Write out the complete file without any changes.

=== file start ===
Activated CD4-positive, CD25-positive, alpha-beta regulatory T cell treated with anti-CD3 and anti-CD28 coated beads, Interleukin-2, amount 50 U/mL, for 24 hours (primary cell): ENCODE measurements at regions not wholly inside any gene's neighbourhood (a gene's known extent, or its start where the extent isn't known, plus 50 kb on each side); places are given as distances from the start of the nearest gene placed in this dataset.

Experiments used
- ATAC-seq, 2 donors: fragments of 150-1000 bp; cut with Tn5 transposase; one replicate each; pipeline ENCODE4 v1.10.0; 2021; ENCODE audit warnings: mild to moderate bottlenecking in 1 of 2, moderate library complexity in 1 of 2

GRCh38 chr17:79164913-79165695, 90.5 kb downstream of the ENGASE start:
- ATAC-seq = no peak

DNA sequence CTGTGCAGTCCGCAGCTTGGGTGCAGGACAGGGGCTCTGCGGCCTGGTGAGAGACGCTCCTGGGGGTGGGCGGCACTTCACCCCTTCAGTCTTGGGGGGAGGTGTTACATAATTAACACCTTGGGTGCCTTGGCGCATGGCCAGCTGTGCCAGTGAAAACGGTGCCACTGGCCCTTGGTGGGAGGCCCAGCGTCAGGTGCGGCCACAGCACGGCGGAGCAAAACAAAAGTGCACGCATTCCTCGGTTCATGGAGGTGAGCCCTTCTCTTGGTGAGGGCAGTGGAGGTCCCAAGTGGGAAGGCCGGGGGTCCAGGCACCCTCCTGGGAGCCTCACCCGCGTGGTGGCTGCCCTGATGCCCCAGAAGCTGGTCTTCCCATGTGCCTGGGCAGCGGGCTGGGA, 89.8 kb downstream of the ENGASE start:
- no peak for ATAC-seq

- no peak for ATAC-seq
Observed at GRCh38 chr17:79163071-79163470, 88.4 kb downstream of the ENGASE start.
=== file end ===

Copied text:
Activated CD4-positive, CD25-positive, alpha-beta regulatory T cell treated with anti-CD3 and anti-CD28 coated beads, Interleukin-2, amount 50 U/mL, for 24 hours (primary cell): ENCODE measurements at regions not wholly inside any gene's neighbourhood (a gene's known extent, or its start where the extent isn't known, plus 50 kb on each side); places are given as distances from the start of the nearest gene placed in this dataset.

Experiments used
- ATAC-seq, 2 donors: fragments of 150-1000 bp; cut with Tn5 transposase; one replicate each; pipeline ENCODE4 v1.10.0; 2021; ENCODE audit warnings: mild to moderate bottlenecking in 1 of 2, moderate library complexity in 1 of 2

GRCh38 chr17:79164913-79165695, 90.5 kb downstream of the ENGASE start:
- ATAC-seq = no peak

DNA sequence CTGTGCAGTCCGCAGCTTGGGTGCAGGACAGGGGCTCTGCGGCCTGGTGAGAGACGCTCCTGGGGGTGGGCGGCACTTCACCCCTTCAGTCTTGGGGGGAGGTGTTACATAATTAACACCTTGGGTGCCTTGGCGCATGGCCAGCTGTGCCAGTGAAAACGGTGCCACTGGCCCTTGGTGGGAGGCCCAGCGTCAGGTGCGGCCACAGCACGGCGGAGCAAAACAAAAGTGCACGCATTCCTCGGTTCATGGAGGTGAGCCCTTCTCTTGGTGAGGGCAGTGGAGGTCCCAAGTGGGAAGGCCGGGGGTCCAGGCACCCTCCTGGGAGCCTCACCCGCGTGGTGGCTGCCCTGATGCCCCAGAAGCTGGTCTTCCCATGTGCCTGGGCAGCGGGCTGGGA, 89.8 kb downstream of the ENGASE start:
- no peak for ATAC-seq

- no peak for ATAC-seq
Observed at GRCh38 chr17:79163071-79163470, 88.4 kb downstream of the ENGASE start.